Improving product quality during machining of thin-wall components has always been a challenging problem due to the low rigidity of work parts. Therefore careful selection of process parameters to obtain the desired performance is of utmost importance. Accordingly, this study aims to contribute to the existing literature by providing the latest experimental results based on a systematic measurement of process response parameters viz. cutting force and surface roughness. Full factorial 34 experiments were carried out on end-milling of aluminum alloy AL 2024-T351 using a set of judiciously chosen cutting parameters. Furthermore, analysis of variance (ANOVA) and regression analysis were carried out on the experimental datasets to study the influence of process parameters in achieving low cutting force and surface roughness. One of the important findings was that cutting tool of 8 mm diameter produces superior surface quality at moderate cutting power consumption when employed with lower values of feed per tooth, axial depth of cut and radial depth of cut. Three dimensional (3-D) surface topography of machined surfaces revealed that chatters are more prominent at the free end of the wall. Intermittent cutting teeth engagement with the workpiece also affects the quality of the surface. Experimental investigations provided robust mathematical models to accurately predict the cutting force and surface roughness for chosen process conditions. The prediction error (absolute) of these models varies from 3.72% to 8.70%.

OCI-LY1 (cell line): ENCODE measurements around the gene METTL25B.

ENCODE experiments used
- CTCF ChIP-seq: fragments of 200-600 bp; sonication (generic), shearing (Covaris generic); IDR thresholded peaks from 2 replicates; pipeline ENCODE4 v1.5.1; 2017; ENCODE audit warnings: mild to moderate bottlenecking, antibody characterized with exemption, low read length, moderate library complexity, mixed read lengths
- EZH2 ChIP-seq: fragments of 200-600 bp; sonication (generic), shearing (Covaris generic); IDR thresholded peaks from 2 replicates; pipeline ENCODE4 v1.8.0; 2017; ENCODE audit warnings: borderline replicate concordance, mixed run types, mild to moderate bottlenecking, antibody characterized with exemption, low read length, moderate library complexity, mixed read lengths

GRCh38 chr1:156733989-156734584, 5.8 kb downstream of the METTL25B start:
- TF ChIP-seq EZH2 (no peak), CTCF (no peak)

|Number of pages||15|
|Journal||Measurement: Journal of the International Measurement Confederation|
|Publication status||Published - 06-2018|
All Science Journal Classification (ASJC) codes
- Electrical and Electronic Engineering